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We have now seen how to describe curves in the plane and in space, and how to determine their properties, such as arc length and curvature. All of this leads to the main goal of this chapter, which is the description of motion along plane curves and space curves. We now have all the tools we need; in this section, we put these ideas together and look at how to use them.
Our starting point is using vector-valued functions to represent the position of an object as a function of time. All of the following material can be applied either to curves in the plane or to space curves. For example, when we look at the orbit of the planets, the curves defining these orbits all lie in a plane because they are elliptical. However, a particle traveling along a helix moves on a curve in three dimensions.
Let $\text{r}\left(t\right)$ be a twice-differentiable vector-valued function of the parameter t that represents the position of an object as a function of time. The velocity vector $\text{v}\left(t\right)$ of the object is given by
The acceleration vector $\text{a}\left(t\right)$ is defined to be
The speed is defined to be
Since $\text{r}\left(t\right)$ can be in either two or three dimensions, these vector-valued functions can have either two or three components. In two dimensions, we define $\text{r}\left(t\right)=x\left(t\right)\phantom{\rule{0.1em}{0ex}}\text{i}+y\left(t\right)\phantom{\rule{0.1em}{0ex}}\text{j}$ and in three dimensions $\text{r}\left(t\right)=x\left(t\right)\phantom{\rule{0.1em}{0ex}}\text{i}+y\left(t\right)\phantom{\rule{0.1em}{0ex}}\text{j}+z\left(t\right)\phantom{\rule{0.1em}{0ex}}\text{k}.$ Then the velocity, acceleration, and speed can be written as shown in the following table.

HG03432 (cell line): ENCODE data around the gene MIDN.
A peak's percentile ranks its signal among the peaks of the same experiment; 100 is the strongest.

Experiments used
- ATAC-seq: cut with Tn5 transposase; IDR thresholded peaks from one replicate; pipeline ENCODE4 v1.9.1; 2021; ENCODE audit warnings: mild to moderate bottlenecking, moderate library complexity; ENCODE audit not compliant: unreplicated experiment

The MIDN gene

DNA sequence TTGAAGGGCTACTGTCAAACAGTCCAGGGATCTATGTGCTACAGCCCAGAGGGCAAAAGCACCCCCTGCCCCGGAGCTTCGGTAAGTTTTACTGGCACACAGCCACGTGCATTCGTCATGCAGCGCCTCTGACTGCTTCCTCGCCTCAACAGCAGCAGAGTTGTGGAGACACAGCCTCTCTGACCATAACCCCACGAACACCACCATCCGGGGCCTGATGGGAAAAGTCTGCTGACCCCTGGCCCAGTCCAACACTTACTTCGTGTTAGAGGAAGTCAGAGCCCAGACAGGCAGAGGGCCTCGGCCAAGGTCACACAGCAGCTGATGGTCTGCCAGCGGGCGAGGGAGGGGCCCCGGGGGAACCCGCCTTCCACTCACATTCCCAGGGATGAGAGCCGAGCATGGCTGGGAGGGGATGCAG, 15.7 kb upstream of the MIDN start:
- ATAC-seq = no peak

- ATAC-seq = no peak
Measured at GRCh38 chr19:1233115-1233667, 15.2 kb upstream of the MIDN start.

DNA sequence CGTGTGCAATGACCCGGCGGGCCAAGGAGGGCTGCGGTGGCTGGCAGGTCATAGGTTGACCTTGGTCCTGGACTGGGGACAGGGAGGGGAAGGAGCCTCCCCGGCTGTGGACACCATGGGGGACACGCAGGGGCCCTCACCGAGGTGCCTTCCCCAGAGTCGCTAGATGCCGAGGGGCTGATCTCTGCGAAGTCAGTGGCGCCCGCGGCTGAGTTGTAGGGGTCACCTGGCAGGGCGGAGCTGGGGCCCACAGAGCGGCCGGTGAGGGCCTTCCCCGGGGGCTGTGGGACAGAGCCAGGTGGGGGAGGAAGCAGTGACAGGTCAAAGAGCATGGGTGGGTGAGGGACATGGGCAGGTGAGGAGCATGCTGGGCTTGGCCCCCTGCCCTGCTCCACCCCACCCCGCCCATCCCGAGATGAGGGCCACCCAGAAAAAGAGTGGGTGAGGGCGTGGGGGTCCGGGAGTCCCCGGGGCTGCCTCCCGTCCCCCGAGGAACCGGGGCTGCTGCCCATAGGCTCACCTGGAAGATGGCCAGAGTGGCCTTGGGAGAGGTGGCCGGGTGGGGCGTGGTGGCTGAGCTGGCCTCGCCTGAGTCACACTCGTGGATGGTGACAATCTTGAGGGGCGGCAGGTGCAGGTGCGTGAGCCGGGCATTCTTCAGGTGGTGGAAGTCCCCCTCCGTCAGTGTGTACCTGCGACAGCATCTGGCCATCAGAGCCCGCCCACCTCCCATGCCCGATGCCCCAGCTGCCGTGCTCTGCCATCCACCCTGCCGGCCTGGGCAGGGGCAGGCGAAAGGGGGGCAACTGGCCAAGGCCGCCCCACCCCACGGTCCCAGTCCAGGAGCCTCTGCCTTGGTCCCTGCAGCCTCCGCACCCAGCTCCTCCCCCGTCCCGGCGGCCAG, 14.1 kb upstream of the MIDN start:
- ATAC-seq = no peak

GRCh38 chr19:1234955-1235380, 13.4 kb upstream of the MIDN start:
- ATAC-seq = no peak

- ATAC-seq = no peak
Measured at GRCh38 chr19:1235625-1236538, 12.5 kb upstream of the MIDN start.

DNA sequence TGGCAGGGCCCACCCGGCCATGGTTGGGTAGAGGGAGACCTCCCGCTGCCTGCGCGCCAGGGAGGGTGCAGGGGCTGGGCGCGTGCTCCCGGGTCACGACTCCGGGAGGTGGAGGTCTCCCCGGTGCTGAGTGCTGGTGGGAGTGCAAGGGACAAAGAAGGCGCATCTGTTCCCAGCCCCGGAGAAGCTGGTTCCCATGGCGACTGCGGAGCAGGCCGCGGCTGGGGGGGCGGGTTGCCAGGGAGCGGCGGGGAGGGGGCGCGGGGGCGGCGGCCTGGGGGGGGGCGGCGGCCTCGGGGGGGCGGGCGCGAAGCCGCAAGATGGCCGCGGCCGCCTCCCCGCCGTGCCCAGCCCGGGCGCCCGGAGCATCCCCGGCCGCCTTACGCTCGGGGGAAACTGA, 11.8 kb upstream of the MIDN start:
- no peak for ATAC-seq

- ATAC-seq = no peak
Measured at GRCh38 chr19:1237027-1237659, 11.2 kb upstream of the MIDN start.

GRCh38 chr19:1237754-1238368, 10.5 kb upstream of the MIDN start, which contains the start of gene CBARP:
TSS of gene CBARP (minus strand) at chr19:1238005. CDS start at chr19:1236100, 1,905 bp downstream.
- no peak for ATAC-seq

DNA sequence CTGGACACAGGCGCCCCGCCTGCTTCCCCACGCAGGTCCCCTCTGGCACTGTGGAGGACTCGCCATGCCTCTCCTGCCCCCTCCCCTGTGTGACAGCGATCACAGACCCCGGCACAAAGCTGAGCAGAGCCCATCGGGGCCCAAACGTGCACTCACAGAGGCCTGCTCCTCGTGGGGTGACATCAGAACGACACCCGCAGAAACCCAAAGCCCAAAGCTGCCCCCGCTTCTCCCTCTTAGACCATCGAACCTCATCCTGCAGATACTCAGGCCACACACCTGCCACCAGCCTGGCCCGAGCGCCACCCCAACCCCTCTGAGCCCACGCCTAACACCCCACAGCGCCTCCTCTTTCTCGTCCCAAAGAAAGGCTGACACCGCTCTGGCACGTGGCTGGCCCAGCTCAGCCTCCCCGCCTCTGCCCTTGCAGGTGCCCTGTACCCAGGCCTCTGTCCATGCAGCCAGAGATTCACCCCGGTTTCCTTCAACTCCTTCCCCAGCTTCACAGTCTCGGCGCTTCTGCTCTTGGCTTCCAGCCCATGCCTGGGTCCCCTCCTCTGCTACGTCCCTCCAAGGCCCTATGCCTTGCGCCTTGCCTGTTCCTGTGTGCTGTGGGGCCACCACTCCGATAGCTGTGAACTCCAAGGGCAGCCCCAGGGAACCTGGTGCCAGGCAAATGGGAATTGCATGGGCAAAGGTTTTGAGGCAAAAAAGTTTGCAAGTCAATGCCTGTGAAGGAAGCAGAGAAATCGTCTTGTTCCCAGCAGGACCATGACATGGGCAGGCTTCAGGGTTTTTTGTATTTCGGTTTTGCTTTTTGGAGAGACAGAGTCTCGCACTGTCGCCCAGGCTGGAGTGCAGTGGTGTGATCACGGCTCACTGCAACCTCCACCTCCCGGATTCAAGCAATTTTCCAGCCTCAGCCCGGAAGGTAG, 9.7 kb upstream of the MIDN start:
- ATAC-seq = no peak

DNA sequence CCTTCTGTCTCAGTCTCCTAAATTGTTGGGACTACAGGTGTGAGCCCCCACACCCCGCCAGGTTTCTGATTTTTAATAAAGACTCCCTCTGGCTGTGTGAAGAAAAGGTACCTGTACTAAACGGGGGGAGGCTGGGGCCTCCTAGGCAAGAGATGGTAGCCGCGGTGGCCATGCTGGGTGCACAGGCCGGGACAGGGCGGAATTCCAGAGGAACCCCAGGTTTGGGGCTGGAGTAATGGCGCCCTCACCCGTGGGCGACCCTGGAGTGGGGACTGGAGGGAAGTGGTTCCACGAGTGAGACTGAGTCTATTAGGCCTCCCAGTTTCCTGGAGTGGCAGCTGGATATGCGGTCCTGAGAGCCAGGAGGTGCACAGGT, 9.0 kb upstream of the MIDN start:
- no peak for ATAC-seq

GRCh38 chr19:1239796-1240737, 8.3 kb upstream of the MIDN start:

Quantity | Two Dimensions | Three Dimensions |
---|---|---|
Position | $\text{r}\left(t\right)=x\left(t\right)\phantom{\rule{0.1em}{0ex}}\text{i}+y\left(t\right)\phantom{\rule{0.1em}{0ex}}\text{j}$ | $\text{r}\left(t\right)=x\left(t\right)\phantom{\rule{0.1em}{0ex}}\text{i}+y\left(t\right)\phantom{\rule{0.1em}{0ex}}\text{j}+z\left(t\right)\phantom{\rule{0.1em}{0ex}}\text{k}$ |
Velocity | $\text{v}\left(t\right)={x}^{\prime}\left(t\right)\phantom{\rule{0.1em}{0ex}}\text{i}+{y}^{\prime}\left(t\right)\phantom{\rule{0.1em}{0ex}}\text{j}$ | $\text{v}\left(t\right)={x}^{\prime}\left(t\right)\phantom{\rule{0.1em}{0ex}}\text{i}+{y}^{\prime}\left(t\right)\phantom{\rule{0.1em}{0ex}}\text{j}+{z}^{\prime}\left(t\right)\phantom{\rule{0.1em}{0ex}}\text{k}$ |
Acceleration | $\text{a}\left(t\right)=x\text{\u2033}\left(t\right)\phantom{\rule{0.1em}{0ex}}\text{i}+y\text{\u2033}\left(t\right)\phantom{\rule{0.1em}{0ex}}\text{j}$ | $\text{a}\left(t\right)=x\text{\u2033}\left(t\right)\phantom{\rule{0.1em}{0ex}}\text{i}+y\text{\u2033}\left(t\right)\phantom{\rule{0.1em}{0ex}}\text{j}+z\text{\u2033}\left(t\right)\phantom{\rule{0.1em}{0ex}}\text{k}$ |
Speed | $v\left(t\right)=\sqrt{{\left({x}^{\prime}\left(t\right)\right)}^{2}+{\left({y}^{\prime}\left(t\right)\right)}^{2}}$ | $v\left(t\right)=\sqrt{{\left({x}^{\prime}\left(t\right)\right)}^{2}+{\left({y}^{\prime}\left(t\right)\right)}^{2}+{\left({z}^{\prime}\left(t\right)\right)}^{2}}$ |
A particle moves in a parabolic path defined by the vector-valued function $\text{r}\left(t\right)={t}^{2}\text{i}+\sqrt{5-{t}^{2}}\text{j},$ where t measures time in seconds.
A particle moves in a path defined by the vector-valued function $\text{r}\left(t\right)=\left({t}^{2}-3t\right)\phantom{\rule{0.1em}{0ex}}\text{i}+\left(2t-4\right)\phantom{\rule{0.1em}{0ex}}\text{j}+(t+2)\text{k},$ where t measures time in seconds and where distance is measured in feet. Find the velocity, acceleration, and speed as functions of time.
$\begin{array}{c}\text{v}\left(t\right)={r}^{\prime}\left(t\right)=\left(2t-3\right)\phantom{\rule{0.1em}{0ex}}\text{i}+2\text{j}+\text{k}\hfill \\ \text{a}\left(t\right)={v}^{\prime}\left(t\right)=2\text{i}\hfill \\ v\left(t\right)=\Vert {r}^{\prime}\left(t\right)\Vert =\sqrt{{\left(2t-3\right)}^{2}+{2}^{2}+{1}^{2}}=\sqrt{4{t}^{2}-12t+14}\hfill \end{array}$
The units for velocity and speed are feet per second, and the units for acceleration are feet per second squared.
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